On a weekday in early August—prime wildflower season in the mountains—I returned to an old favorite, the Skyline Trail at Mt. Rainier. Along with several hundred other people. Privilege gained me admission with a senior pass at the Longmire entrance. Good luck found space for our car of four in the main parking lot at Paradise. Although the Visitor Center was closed, the bathrooms and water fountains were working. As hoped, the lupine, paintbrush, bistort, heather, false Hellebore, pasqueflower, monkey flower, phlox, and many others were in full bloom. It was hot, and the sky was hazy—we did not see all the volcanoes from Panorama Point–but Mt. Rainier was close. At 7000 feet, the chunk of ice I scooped from one unmelted snowfield cooled my head, chest, and wrists. I enjoyed the young boy who told me the hike would be much more fun on the way down and the father who pulled his family to the side of the trail because “they’re climbing.” He, too, said the fun would begin at the top.
Despite these joys, the hike was not pleasant. People frequently stepped off the rock-lined trail in ill-guided attempts to be polite and give way to other hikers. A woman fed Cheetos to a chipmunk, to the amusement of her companions. Another woman carried a chihuahua in her backpack (a chihuahua at Mt. Rainier?!). Hikers tromped on meadows for an Instagram photo. A procession of 15 to 20 people walked up the paved path from a tour bus. A young woman plopped herself down on a purple pad in a beautiful meadow of wildflowers next to a stream. I do not envy the ranger I complained to. Trails are too crowded; we are loving them to death, and good trail etiquette is rare.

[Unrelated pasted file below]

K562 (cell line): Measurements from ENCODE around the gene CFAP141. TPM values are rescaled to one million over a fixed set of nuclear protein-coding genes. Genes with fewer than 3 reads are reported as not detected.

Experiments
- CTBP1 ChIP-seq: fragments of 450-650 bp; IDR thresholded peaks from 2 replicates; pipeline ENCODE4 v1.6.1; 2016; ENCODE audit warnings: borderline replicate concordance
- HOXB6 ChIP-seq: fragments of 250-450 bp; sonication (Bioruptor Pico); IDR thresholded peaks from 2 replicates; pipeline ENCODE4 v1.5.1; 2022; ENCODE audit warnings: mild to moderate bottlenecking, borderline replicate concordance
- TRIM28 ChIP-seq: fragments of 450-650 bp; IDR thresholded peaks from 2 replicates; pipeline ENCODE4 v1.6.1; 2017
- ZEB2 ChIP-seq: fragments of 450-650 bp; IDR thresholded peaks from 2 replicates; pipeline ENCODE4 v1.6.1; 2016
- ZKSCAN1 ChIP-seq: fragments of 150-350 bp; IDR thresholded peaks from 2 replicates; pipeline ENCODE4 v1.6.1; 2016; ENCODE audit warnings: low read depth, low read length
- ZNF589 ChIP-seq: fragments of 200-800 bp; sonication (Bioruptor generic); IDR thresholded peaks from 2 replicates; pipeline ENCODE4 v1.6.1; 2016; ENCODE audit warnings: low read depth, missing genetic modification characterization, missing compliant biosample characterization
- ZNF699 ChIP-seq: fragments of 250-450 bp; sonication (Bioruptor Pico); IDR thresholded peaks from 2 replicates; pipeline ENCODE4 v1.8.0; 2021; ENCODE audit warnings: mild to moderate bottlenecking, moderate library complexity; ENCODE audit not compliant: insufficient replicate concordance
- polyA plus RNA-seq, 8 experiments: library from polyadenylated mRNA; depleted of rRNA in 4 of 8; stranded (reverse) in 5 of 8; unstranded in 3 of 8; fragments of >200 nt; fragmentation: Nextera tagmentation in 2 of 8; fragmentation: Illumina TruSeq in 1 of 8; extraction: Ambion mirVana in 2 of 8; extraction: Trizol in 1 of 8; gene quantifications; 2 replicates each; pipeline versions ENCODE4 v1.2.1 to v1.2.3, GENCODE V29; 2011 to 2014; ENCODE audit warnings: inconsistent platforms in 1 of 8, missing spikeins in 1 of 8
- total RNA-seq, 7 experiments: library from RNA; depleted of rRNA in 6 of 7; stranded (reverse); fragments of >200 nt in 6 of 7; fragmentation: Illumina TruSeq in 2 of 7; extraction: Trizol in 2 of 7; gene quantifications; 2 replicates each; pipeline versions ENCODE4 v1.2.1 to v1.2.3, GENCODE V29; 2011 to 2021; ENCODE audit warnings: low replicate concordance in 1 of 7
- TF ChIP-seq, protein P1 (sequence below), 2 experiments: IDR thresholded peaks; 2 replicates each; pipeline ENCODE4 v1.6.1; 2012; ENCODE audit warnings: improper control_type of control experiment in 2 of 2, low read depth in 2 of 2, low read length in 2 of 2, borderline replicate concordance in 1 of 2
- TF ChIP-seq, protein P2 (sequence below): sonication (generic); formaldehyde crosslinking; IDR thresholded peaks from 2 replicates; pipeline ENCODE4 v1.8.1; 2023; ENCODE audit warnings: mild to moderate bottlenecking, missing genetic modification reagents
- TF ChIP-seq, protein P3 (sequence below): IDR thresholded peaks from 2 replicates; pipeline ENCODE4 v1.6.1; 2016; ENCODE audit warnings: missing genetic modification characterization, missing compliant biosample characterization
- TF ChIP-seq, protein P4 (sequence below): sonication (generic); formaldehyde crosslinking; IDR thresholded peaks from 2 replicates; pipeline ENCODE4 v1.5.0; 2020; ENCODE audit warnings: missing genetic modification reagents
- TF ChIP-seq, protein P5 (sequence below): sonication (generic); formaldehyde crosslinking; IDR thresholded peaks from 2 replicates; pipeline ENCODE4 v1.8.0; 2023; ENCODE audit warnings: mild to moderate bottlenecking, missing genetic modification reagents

Media attention has focused on the overwhelming crowds at national parks this summer of 2021, even without foreign tourists. Cooped up for months by virus and weather, people like me are thronging to the outdoors. Glacier, Yosemite, and Rocky Mountain now require ticketed entry. Hikers at Zion have waited four hours to access certain trails. Arches is turning visitors away because the park is “full,” closing its entrance gate most days by 8 a.m.
If you hike for that iconic selfie with a dramatic skyline, the wait can be worth it. If you hike for solitude, not so much. For many, getting away to the outdoors means away from city noise or suburban irritations, away from commuting, from shopping, from robocalls, from scrolling Facebook. Today, much of that distraction comes with us on the trails. A hundred parked cars stretch down-road from popular trailheads on a weekend. Gross blue doggie bags perch beside trail markers. A fellow writer told me of a cartoon showing a person on a mountaintop with a laptop open, writing “I feel so connected.”